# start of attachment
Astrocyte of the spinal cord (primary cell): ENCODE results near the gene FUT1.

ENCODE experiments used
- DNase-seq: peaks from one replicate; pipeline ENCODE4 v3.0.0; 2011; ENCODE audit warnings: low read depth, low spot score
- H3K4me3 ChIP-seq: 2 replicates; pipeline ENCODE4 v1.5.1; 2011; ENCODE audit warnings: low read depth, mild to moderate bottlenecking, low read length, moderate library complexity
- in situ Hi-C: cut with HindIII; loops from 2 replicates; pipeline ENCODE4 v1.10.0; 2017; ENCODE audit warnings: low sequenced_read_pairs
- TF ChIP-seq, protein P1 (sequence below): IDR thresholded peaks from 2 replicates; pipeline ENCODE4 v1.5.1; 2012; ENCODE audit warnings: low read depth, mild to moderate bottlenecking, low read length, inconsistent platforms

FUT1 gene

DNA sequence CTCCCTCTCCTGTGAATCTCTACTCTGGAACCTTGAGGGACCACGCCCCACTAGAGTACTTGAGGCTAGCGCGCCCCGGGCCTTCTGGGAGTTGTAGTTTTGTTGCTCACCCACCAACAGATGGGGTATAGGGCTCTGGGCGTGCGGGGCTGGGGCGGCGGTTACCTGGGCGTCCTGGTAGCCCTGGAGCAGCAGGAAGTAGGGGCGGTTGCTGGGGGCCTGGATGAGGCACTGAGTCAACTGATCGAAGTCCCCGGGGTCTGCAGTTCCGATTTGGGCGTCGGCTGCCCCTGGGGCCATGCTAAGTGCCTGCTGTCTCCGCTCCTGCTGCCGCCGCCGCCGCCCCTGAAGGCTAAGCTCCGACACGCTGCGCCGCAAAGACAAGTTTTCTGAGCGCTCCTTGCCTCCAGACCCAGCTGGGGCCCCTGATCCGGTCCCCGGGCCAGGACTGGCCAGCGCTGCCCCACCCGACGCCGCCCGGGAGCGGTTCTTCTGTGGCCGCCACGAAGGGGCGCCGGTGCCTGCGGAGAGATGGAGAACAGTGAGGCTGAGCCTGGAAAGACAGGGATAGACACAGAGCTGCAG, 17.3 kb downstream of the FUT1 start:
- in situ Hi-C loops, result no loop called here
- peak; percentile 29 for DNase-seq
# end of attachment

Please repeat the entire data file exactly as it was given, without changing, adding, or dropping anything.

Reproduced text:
Astrocyte of the spinal cord (primary cell): ENCODE results near the gene FUT1.

ENCODE experiments used
- DNase-seq: peaks from one replicate; pipeline ENCODE4 v3.0.0; 2011; ENCODE audit warnings: low read depth, low spot score
- H3K4me3 ChIP-seq: 2 replicates; pipeline ENCODE4 v1.5.1; 2011; ENCODE audit warnings: low read depth, mild to moderate bottlenecking, low read length, moderate library complexity
- in situ Hi-C: cut with HindIII; loops from 2 replicates; pipeline ENCODE4 v1.10.0; 2017; ENCODE audit warnings: low sequenced_read_pairs
- TF ChIP-seq, protein P1 (sequence below): IDR thresholded peaks from 2 replicates; pipeline ENCODE4 v1.5.1; 2012; ENCODE audit warnings: low read depth, mild to moderate bottlenecking, low read length, inconsistent platforms

FUT1 gene

DNA sequence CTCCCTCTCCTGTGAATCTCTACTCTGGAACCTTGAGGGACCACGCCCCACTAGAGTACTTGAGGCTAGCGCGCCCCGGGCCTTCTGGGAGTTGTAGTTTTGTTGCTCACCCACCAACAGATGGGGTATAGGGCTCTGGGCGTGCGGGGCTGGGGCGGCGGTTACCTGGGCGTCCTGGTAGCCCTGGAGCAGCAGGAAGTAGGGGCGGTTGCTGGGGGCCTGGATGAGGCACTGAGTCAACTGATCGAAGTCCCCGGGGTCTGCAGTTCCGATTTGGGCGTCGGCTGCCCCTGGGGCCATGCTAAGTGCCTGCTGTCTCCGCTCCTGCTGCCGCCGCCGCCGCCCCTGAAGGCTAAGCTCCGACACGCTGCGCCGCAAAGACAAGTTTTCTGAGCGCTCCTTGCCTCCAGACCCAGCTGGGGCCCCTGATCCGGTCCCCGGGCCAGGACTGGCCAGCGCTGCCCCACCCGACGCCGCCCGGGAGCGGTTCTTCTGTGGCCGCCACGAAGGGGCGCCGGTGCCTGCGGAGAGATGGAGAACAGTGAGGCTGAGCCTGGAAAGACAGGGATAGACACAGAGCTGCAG, 17.3 kb downstream of the FUT1 start:
- in situ Hi-C loops, result no loop called here
- peak; percentile 29 for DNase-seq